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It’s a common myth that iOS apps are less susceptible to piracy. Historically, app piracy concerns have focused on Android. The platform’s open source nature allowed for quick and easy submission of pirated apps to multiple marketplaces, while iOS was considered safer due to the lengthy review process demanded by the App Store and the requirement for would-be pirates to jailbreak their phones.
You can’t exactly say that Apple hasn’t opposed IP infringement since the App Store’s inception. However, in a recent revision to the App Store review guidelines, Apple has made its stance against the sometimes hazy issue of cloned apps explicitly clear.
Piracy doesn’t just stop at illegal downloads, especially as more and more pirates are starting to go after freemium apps and the in-app purchases (IAP) they rely on.
Illegal downloads aren’t the be-all, end-all of piracy, especially when it comes to mobile apps. Pirates have a variety of methods at their disposal when they’re looking to target your app, with new ones being discovered all the time.
It can be hard to keep tabs on all the pirated apps that turn up in third-party app stores. However, recently it was the Windows Store itself that was playing host to pirates, with a large number of illegal streaming apps sitting among the top of their top free apps section.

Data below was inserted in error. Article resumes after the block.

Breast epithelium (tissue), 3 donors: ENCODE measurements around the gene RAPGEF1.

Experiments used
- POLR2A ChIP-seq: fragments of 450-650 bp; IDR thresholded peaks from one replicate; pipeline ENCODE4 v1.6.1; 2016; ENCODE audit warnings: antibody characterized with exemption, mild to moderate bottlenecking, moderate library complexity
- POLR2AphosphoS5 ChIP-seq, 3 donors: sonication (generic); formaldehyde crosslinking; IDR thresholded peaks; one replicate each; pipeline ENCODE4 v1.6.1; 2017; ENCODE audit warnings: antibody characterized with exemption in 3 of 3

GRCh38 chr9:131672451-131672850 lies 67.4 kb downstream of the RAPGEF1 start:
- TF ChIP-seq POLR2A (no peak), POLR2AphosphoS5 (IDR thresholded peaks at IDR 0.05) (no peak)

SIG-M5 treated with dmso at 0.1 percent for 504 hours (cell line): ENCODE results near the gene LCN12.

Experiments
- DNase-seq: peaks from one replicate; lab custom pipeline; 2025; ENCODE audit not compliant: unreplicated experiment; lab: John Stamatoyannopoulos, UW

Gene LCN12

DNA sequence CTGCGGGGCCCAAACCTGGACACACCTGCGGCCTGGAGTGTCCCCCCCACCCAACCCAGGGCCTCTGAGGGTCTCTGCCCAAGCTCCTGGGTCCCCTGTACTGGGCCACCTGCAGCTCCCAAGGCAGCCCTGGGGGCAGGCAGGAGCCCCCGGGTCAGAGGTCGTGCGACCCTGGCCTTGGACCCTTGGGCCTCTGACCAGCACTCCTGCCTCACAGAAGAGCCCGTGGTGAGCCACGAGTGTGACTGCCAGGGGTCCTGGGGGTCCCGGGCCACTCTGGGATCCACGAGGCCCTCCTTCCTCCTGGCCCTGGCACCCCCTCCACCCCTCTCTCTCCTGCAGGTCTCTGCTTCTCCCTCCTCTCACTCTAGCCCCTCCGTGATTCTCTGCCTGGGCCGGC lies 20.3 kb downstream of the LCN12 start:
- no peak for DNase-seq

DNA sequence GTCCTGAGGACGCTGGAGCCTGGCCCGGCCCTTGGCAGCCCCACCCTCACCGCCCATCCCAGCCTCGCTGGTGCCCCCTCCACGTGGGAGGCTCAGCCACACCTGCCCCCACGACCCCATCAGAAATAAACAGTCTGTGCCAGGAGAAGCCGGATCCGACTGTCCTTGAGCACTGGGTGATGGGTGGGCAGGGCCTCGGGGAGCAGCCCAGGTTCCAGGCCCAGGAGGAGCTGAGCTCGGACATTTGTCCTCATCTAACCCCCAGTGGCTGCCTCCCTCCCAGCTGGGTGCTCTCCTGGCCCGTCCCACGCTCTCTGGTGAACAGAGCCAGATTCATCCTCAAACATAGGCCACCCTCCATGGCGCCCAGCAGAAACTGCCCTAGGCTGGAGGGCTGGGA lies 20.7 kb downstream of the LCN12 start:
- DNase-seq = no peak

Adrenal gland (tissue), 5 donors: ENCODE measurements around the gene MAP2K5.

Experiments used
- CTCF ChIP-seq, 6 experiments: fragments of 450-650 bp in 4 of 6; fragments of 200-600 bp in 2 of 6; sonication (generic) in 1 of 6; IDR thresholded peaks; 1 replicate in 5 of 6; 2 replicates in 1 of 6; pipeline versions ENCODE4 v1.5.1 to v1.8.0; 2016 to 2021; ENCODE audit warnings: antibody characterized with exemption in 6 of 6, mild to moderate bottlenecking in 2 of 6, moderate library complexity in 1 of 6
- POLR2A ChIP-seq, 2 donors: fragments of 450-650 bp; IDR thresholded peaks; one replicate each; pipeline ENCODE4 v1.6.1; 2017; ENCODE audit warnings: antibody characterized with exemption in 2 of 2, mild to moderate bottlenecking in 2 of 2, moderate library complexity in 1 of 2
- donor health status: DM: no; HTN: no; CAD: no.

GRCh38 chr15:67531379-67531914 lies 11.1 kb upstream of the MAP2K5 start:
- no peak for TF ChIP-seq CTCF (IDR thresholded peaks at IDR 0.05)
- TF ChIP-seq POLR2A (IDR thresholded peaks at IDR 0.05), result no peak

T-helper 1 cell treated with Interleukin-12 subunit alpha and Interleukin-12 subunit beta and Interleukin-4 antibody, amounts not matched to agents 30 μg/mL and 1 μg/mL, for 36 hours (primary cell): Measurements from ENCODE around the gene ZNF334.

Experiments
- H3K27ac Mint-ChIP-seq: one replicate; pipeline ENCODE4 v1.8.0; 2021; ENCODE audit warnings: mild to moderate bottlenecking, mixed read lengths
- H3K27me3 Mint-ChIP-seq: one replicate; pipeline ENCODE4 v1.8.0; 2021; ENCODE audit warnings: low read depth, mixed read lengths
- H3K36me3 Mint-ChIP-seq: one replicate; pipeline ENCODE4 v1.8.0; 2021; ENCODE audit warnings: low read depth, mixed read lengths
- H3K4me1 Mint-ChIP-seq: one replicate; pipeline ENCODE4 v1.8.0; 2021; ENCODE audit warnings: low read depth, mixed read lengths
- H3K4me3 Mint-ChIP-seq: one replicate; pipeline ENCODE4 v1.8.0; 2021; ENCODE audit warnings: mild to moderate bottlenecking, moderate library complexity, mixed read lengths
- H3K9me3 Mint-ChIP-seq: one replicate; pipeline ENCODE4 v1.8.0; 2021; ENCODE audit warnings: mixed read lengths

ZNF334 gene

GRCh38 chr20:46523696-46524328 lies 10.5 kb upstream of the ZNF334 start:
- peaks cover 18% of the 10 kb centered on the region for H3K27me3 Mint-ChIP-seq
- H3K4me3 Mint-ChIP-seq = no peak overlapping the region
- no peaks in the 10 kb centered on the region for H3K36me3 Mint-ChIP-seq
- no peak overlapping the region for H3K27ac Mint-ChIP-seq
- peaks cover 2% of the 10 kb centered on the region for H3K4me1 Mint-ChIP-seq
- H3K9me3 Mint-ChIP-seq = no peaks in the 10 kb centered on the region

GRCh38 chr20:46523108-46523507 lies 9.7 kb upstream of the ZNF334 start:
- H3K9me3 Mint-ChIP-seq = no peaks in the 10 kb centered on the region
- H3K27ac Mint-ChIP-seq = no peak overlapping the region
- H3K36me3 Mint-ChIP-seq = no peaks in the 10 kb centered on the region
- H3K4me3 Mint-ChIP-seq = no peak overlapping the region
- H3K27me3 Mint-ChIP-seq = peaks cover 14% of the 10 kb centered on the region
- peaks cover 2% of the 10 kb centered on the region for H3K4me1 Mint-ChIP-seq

App piracy is a massive problem, and has been for some time. According to AppSolid, most mobile apps are vulnerable regardless of operating system. 75% of apps will fail a basic security test, with 97% not having any form of binary protection. Additionally, 85% of the top 200 free apps on Google Play can easily be decompiled, while a staggering 96% of top 100 free games on Google Play can be reverse engineered.
Tapcore’s revolutionary technology unites with Airpush’s vast data set and publisher base to help minimize advertising fraud and reclaim billions a year in lost revenue due to app piracy.
Content piracy and intellectual property theft date back to the days of video cassettes and music downloads, but the way pirates operate in the app economy is far more sophisticated – and dangerous.
Apps are a global market, so it’s no wonder more app companies are looking beyond the Apple-Google duopoly of Apple iTunes and Google Play to distribute and monetize their apps. The buzzword is alternative app stores and, true to the name, distributing your app via the hundreds of alternative Android app stores offers a host of opportunities – and threats – you should have at the front of your mind as you map out your strategy to market and monetize your app.